Spotlighting Canadian Talent through International Relationships: Successful Collaboration at VIDF
Emboldened by the integrated support of GMDC dancers, the classically trained Goh Ballet students held their own in Liu Qi’s much anticipated Mustard Seed. This partnership urged the audience not to focus on differences, but to compare similarities between the performers. In this way it became conclusive that these companies complement each other in interesting ways.
On Friday, March 7, 2014 the Vancouver International Dance Festival (VIDF) opened its Vancouver Playhouse series with a collaborative production from China’s Guangdong Modern Dance Company (GMDC) and Vancouver’s own Goh Ballet Academy. In many ways, it was the beautiful coming together of two worlds: east and west, ballet and contemporary, amateur and expert. We can come to rely on productions like the VIDF to help spotlight these kinds of international bonds and strengthen Vancouver’s artistic efforts.
GMDC, founded in 1992, is mainland China’s first modern dance company whose director is a long-time friend of the Goh and artistic advisor to Goh Ballet productions. GMDCs resident choreographer, Liu Qi, has gained international recognition for her many works created for the company and agreed to choreograph a collaborative work with the Goh, called Mustard Seed, that debuted at the VIDF.
This partnership urged the audience not to focus on differences, but to compare similarities between the performers. In this way it became conclusive that these companies complement each other in interesting ways. Despite the variation in genre, technicality, and professional experience, it seemed that grace and aerobics were the means to a classically modern end for each performance.
GMDC opened the show with a meditation on the elemental poetry of Bei Dao in a performance called Voice After. Despite Liu Qi’s reputation in the contemporary dance world, I felt her classical training greatly influenced this piece.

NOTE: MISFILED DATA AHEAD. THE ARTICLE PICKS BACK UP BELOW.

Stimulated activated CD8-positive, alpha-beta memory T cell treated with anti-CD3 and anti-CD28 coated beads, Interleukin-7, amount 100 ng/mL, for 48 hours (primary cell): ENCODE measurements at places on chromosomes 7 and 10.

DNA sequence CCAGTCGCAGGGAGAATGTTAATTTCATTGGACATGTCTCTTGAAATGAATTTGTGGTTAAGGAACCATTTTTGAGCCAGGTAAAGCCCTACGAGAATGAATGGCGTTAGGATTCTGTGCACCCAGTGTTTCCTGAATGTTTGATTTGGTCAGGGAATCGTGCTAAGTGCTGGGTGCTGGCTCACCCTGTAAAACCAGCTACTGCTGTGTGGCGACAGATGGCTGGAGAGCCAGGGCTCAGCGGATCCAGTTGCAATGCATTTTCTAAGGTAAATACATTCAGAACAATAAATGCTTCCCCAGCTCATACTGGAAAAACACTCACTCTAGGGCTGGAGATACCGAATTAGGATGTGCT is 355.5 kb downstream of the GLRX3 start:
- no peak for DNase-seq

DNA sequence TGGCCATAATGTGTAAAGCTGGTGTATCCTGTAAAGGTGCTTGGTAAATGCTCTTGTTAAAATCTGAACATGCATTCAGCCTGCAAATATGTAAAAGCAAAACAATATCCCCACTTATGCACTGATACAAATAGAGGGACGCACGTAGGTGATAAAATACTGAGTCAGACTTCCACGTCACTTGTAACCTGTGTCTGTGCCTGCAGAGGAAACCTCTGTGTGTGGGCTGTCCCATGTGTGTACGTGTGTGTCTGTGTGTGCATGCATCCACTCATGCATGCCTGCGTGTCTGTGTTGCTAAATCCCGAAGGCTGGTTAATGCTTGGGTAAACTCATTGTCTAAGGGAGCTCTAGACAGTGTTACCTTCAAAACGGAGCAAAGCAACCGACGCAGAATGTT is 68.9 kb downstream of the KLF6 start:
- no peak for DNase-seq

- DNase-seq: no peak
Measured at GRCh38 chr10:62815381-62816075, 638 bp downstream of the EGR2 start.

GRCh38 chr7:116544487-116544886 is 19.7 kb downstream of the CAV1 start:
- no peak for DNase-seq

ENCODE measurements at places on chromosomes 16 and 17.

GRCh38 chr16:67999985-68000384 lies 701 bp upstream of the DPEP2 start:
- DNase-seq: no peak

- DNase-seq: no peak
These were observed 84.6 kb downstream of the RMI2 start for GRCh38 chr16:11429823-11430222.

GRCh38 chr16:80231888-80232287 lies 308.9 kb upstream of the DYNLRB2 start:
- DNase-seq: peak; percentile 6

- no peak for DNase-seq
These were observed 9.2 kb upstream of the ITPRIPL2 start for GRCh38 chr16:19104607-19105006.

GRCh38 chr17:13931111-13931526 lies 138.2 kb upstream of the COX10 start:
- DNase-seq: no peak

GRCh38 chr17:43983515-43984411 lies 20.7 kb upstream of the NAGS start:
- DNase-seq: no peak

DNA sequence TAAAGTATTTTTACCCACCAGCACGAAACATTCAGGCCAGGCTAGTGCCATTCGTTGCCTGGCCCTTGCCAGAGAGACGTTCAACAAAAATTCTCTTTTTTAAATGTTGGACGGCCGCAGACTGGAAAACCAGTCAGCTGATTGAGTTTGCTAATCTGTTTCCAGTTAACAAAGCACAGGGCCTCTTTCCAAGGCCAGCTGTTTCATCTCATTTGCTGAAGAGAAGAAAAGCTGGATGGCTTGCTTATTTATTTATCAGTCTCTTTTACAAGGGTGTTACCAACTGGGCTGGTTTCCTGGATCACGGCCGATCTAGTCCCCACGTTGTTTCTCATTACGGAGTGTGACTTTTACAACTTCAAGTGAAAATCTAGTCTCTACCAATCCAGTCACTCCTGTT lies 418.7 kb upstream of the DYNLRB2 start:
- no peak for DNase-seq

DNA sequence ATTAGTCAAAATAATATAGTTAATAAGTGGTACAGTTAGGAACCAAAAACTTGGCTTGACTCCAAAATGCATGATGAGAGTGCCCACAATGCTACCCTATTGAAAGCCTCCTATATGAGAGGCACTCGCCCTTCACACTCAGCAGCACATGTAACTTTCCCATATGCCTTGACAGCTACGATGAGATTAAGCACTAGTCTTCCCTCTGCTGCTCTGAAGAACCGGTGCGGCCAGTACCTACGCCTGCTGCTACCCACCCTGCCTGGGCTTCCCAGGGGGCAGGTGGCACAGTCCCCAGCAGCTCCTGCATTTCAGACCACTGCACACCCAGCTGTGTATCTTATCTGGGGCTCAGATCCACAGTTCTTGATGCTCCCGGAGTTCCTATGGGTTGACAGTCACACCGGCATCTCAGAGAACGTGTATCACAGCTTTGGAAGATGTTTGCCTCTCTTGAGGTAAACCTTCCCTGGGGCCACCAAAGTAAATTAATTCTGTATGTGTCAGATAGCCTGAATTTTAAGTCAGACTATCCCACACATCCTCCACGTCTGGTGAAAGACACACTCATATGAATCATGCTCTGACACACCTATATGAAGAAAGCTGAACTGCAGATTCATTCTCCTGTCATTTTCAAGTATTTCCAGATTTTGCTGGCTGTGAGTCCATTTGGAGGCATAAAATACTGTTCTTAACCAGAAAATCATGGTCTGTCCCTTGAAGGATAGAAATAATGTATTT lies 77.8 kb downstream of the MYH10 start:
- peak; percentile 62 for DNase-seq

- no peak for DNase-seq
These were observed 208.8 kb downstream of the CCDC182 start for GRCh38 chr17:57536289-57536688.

The dancers began with floor work emulative of ocean waves: breathy, fluid, and rhythmic. Masters of contemporary grace, these dancers flowed and glided as if they had no bones in their body (how wonderful: to be able to move like water!)
There was a strong emphasis on arm movements that veered the choreography further into interpretive style, fused with Asian stylistic influences like rolling hand-gestures, as well as yogic and martial arts postures.
At once, a single motion of the body rippled outward to affect another dancer, and, slowly, complemented by the piano chimes of Paul Dresher’s composition, drifting bodies merged into a fast-moving current of physical partner work. Rebounding off of one another in a series of throws and catches, their movements escalated into a stormy upsurge, crashing on the floor and, for the first time, aggressively looking at the audience head-on.
But as soon as this tempest had started, it was over with a dimming of the lights and heralding from the audience.
Compared to the natural movements of the GMDC dancers and the moody atmosphere of Voice After, it was somewhat startling to be taken into the cheerfully energetic world of George Balanchine so suddenly. It would have been more difficult to change gears had the Goh not been successful in immediately capturing the essence of grace and sharpness that was so apparent in the previous performance. Balanchine’s visionary modern ballet style also aided in bridging the gap between a potential quarter century evolution in modern choreography.
These Goh Ballet students were all smiles as the Walpurgisnacht Ballet demanded quick and precise allegro variations with seemingly incompatible calm and grace. I also give credit to those soloists who attacked the dreaded petite allegro en pointe (hopping on the tips of your pointe shoes) that Balanchine seems so eager to interpose throughout his pieces.
Marriage of Two Worlds
Emboldened by the integrated support of GMDC dancers, the classically trained Goh Ballet students held their own in Liu Qi’s much anticipated Mustard Seed. Although these students may have been somewhat out of their element, they approached the piece with as much energy and commitment that they gave to Balanchine.
Mustard Seed was a contemplation on Buddhist imagery: the small wonder of a mustard seed that has the potential to encapsulate the entire universe. Beginning with a single dancer and slowly growing into group work, this piece required an astonishing amount of teamwork for all parties. Each dancer was a single piece of the whole kaleidoscopic picture, sometimes acting as the cog in a machine, or one point on a pendulum.
In the end, as the audience voiced their satisfaction, it seemed to me that this performance was not only a unique artistic opportunity for these young Canadian dancers, but also a valuable exercise in professional development that they may not have experienced anywhere else.